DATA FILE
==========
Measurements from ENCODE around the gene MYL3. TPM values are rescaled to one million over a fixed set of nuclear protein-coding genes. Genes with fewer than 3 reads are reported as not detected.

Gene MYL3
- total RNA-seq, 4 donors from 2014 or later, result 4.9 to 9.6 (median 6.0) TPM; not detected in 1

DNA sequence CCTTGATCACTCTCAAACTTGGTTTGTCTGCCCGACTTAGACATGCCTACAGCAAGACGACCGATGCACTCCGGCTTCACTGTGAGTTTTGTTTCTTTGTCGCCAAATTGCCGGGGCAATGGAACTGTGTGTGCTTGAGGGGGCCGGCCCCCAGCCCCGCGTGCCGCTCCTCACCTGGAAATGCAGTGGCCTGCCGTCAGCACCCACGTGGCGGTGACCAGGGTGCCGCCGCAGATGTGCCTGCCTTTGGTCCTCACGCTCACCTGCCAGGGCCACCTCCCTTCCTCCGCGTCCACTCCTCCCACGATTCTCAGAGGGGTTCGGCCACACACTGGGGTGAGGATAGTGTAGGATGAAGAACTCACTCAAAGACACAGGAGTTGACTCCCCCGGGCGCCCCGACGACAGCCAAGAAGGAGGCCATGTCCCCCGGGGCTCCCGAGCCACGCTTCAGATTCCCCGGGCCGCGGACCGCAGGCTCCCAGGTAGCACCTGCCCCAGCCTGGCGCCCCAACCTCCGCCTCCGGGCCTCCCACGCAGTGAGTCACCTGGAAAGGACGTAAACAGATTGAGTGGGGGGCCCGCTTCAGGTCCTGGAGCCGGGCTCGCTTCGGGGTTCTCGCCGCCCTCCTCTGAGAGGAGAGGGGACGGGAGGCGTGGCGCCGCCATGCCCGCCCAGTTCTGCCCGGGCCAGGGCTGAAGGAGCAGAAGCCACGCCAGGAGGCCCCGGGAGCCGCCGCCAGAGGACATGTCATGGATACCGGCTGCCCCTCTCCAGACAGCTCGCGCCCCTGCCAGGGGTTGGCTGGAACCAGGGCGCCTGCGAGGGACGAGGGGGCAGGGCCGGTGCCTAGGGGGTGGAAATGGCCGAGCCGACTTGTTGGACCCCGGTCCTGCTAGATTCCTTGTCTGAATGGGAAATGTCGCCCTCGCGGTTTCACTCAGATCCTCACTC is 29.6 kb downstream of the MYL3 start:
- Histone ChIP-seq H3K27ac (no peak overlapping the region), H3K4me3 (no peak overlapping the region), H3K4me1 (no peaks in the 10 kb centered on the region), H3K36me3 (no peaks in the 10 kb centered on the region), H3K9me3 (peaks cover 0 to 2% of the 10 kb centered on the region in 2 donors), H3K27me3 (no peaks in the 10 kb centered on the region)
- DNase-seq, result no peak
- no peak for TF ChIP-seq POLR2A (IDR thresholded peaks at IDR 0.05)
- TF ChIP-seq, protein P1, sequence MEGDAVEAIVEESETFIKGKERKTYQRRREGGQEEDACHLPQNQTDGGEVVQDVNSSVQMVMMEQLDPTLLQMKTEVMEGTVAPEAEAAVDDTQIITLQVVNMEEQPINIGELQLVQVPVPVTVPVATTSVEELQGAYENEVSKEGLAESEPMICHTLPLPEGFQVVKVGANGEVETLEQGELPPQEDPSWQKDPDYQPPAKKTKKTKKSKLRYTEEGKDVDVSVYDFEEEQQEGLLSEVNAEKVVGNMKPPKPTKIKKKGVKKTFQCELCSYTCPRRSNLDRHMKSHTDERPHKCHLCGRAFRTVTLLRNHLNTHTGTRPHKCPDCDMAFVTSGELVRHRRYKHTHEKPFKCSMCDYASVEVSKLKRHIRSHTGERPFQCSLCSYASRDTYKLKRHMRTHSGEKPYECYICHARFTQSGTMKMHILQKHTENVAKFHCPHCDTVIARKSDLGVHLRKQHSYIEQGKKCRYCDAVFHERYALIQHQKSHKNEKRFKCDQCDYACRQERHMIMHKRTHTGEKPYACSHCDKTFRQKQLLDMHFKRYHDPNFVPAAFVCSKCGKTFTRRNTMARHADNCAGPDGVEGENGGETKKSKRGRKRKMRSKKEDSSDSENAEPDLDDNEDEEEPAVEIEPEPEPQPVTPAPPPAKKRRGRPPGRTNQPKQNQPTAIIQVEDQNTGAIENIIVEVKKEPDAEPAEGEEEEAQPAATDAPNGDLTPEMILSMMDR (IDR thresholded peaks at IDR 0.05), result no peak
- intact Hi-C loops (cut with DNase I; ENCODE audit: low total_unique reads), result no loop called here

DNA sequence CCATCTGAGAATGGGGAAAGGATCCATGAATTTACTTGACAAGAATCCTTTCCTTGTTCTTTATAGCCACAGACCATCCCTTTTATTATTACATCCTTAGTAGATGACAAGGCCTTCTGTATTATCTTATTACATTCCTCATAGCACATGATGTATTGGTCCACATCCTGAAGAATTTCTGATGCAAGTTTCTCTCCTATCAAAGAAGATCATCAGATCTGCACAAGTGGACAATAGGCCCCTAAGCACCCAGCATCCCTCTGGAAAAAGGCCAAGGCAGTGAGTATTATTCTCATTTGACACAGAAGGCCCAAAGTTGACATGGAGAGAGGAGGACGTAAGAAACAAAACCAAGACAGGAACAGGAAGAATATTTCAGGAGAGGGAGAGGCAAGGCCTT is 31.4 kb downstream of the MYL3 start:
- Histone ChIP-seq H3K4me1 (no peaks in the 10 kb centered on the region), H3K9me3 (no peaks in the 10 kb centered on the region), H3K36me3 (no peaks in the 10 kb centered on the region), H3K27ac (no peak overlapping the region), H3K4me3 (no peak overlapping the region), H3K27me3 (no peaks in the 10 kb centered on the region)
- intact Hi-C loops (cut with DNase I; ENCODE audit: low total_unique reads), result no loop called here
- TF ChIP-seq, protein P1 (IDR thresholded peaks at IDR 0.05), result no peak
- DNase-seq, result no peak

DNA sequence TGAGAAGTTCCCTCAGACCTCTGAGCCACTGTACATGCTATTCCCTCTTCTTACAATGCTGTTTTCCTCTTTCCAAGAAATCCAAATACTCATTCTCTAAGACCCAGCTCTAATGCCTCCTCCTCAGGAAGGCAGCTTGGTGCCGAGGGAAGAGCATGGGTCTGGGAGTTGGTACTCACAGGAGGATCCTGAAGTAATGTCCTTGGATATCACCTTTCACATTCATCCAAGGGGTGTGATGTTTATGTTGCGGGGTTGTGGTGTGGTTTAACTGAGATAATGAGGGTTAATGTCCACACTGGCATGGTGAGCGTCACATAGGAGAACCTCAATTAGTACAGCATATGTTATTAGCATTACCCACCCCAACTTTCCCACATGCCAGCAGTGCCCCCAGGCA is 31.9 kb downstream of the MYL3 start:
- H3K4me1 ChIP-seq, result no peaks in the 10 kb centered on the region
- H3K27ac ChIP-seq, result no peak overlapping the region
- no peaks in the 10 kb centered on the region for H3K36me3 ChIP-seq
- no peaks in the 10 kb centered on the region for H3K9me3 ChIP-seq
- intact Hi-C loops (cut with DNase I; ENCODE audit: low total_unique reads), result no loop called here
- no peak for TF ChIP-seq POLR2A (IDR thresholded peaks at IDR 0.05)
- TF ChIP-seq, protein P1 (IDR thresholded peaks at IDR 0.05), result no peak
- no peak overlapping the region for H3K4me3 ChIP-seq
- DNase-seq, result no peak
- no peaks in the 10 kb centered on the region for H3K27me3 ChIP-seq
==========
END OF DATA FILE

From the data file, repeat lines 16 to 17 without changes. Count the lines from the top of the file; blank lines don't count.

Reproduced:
- H3K4me1 ChIP-seq, result no peaks in the 10 kb centered on the region
- H3K27ac ChIP-seq, result no peak overlapping the region